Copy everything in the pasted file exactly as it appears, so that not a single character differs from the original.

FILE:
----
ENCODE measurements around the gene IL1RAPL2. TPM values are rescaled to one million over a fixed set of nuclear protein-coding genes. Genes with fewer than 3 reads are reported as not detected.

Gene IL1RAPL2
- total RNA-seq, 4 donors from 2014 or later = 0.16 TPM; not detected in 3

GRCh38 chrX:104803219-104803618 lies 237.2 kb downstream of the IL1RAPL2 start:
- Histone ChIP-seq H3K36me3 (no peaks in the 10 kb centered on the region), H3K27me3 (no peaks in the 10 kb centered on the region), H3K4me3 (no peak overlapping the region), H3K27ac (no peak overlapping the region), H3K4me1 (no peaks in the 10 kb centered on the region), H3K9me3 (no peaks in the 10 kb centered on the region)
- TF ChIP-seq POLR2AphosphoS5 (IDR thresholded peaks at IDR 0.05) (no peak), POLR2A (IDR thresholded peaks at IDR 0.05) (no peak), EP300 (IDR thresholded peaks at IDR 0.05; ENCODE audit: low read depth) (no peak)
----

ENCODE measurements around the gene IL1RAPL2. TPM values are rescaled to one million over a fixed set of nuclear protein-coding genes. Genes with fewer than 3 reads are reported as not detected.

Gene IL1RAPL2
- total RNA-seq, 4 donors from 2014 or later = 0.16 TPM; not detected in 3

GRCh38 chrX:104803219-104803618 lies 237.2 kb downstream of the IL1RAPL2 start:
- Histone ChIP-seq H3K36me3 (no peaks in the 10 kb centered on the region), H3K27me3 (no peaks in the 10 kb centered on the region), H3K4me3 (no peak overlapping the region), H3K27ac (no peak overlapping the region), H3K4me1 (no peaks in the 10 kb centered on the region), H3K9me3 (no peaks in the 10 kb centered on the region)
- TF ChIP-seq POLR2AphosphoS5 (IDR thresholded peaks at IDR 0.05) (no peak), POLR2A (IDR thresholded peaks at IDR 0.05) (no peak), EP300 (IDR thresholded peaks at IDR 0.05; ENCODE audit: low read depth) (no peak)